Herman "Hanif" Haynes

Location of Interview
Collection Name

Georgia Black Fishermen


African American participation in marine-related careers began as early as 1796, when the federal government issued Seamen’s Protection Certificates to merchant mariners defining them as “citizens” of the United States effectively making maritime employment one way for  Blacks to shape their identities. This collection This project documents the fishery-related occupations of African Americans in coastal Georgia 1865 to present and gather information for future work that may ascertain the relationship between their decreased participation and changes in regional fish populations and the fishing  industry.

Principal Investigator

Herman Haynes, better known as “Hanif,” grew up watching the daily ebb and flood of the Moon River behind his family’s property in Pin Point, Georgia—a small Gullah Geechee community founded in 1896 eleven miles southeast of Savannah, in Chatham County. The river played a pivotal role in Hanif’s life, as it was where he was baptized as a member of the Sweetfield of Eden Baptist Church and where he swam each summer with his friends. At the insistence of his family, Hanif pursued his education and employment outside of the crab industry. He returned to work as a cultural interpreter to share Gullah Geechee history at the Pin Point Heritage Museum, located at the restored A.S. Varn and Son Oyster and Crab Factory. As president of the Pin Point Betterment Association, Hanif works with state and federal government agencies to preserve Gullah Geechee ancestral lands and buildings as historic sites for future generations.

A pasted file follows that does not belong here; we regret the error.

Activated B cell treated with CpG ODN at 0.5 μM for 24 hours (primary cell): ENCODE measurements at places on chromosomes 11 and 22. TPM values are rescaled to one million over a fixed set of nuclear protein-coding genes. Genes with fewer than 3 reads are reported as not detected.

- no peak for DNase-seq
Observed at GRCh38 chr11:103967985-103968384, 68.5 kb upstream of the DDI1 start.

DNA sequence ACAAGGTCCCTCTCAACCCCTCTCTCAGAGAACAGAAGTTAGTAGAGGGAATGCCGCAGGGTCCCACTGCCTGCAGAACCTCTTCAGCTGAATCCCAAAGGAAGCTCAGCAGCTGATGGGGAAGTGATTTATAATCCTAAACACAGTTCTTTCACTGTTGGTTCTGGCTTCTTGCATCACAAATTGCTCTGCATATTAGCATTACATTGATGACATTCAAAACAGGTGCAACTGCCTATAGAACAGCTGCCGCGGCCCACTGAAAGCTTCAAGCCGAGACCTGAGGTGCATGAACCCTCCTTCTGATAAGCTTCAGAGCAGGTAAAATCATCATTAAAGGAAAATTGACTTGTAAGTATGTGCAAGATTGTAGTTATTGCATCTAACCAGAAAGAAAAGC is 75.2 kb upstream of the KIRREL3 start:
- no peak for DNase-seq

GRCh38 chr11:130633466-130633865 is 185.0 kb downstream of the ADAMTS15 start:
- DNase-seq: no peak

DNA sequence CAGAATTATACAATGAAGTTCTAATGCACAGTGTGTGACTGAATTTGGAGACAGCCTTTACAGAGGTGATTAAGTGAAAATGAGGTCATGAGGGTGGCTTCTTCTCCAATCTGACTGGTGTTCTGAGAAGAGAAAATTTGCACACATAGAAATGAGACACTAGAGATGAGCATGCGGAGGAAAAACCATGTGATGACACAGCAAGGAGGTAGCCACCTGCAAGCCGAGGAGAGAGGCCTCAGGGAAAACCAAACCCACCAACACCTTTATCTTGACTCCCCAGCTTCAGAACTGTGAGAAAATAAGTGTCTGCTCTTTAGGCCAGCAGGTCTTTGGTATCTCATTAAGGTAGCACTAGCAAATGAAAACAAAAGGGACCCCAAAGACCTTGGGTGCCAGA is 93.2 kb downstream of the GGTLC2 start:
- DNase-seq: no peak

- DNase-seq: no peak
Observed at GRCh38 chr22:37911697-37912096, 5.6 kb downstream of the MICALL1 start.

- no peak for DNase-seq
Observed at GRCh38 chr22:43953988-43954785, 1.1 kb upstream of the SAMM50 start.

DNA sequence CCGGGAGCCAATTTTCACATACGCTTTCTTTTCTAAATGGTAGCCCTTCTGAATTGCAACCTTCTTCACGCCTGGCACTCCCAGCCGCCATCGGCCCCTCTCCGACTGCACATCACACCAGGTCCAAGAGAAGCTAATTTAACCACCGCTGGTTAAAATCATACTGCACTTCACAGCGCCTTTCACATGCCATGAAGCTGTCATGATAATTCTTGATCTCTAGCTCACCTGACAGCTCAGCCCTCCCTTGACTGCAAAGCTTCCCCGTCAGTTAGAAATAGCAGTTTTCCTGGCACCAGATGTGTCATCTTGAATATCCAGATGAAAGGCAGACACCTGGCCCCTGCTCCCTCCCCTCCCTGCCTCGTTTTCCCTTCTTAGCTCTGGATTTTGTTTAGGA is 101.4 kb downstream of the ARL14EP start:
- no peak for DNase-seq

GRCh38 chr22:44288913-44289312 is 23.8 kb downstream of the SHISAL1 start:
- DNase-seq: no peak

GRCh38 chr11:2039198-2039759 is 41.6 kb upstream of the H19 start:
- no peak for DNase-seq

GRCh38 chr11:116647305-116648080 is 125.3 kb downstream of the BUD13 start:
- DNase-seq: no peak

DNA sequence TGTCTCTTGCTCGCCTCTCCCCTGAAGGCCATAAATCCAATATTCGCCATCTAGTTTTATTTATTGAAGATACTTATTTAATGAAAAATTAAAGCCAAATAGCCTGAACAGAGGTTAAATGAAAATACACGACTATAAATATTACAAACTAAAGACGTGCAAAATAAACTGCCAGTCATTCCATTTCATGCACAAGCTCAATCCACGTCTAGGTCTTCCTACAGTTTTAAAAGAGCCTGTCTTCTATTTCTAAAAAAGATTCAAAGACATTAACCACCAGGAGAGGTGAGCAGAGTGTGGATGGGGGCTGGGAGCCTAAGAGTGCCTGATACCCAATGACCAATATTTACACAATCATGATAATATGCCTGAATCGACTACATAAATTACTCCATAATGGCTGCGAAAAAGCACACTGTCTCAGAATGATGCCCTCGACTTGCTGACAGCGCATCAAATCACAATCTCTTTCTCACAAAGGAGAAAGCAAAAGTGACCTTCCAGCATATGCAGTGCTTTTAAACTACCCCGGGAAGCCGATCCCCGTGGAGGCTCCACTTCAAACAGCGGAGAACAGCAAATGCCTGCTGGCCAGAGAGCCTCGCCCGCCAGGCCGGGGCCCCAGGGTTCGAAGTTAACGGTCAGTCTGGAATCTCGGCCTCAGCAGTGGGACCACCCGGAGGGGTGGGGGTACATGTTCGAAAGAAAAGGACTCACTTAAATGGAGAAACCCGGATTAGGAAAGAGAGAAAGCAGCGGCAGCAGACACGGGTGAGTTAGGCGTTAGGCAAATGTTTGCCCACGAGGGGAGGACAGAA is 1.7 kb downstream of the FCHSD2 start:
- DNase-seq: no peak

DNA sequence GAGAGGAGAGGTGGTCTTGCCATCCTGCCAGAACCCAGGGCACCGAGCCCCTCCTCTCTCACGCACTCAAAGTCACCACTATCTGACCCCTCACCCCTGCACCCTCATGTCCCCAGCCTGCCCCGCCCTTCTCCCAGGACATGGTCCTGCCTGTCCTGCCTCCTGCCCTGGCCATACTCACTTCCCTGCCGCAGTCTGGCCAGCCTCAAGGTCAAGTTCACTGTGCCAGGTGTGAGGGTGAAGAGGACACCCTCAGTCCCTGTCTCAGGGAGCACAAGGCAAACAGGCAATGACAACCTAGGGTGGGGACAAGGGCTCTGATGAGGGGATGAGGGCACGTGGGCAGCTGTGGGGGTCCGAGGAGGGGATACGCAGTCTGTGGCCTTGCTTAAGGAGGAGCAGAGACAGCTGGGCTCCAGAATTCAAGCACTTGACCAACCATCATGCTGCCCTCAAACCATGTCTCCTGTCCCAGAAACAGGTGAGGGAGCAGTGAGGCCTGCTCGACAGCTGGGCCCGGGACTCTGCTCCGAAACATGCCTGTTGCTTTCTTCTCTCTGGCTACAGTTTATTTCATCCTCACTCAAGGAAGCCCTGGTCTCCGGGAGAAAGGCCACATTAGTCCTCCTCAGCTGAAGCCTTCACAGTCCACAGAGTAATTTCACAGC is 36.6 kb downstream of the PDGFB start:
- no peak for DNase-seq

One of those historic sites Hanif is interested in protecting is what remains of Pin Point’s first Black-owned crab and oyster cannery, which was owned by Benjamin Bond—Hanif’s great-grandfather—and John Anderson. At the turn of the 20th century, the Bond-Anderson crab cannery employed many Pin Point residents, including Hanif’s grandmother, mother, and German immigrants. The Great Depression, in the early 1930s, severely impacted the entire community and the Bond-Anderson cannery succumbed to the economic crash, leaving the White-owned A.S. Varn and Son Factory as the only cannery on the island until the mid-1980s. Hanif recalls his matriarchal family’s contribution to the crab and oyster industry, including the women who occasionally harvested, “to keep the family going.” Hanif’s observations of declining crab populations, from overharvesting and environmental degradation, kindle his passion for protecting Pin Point and the Moon River from development, so the surrounding saltwater marsh can recover to provide for future generations as it has provided for past generations.  

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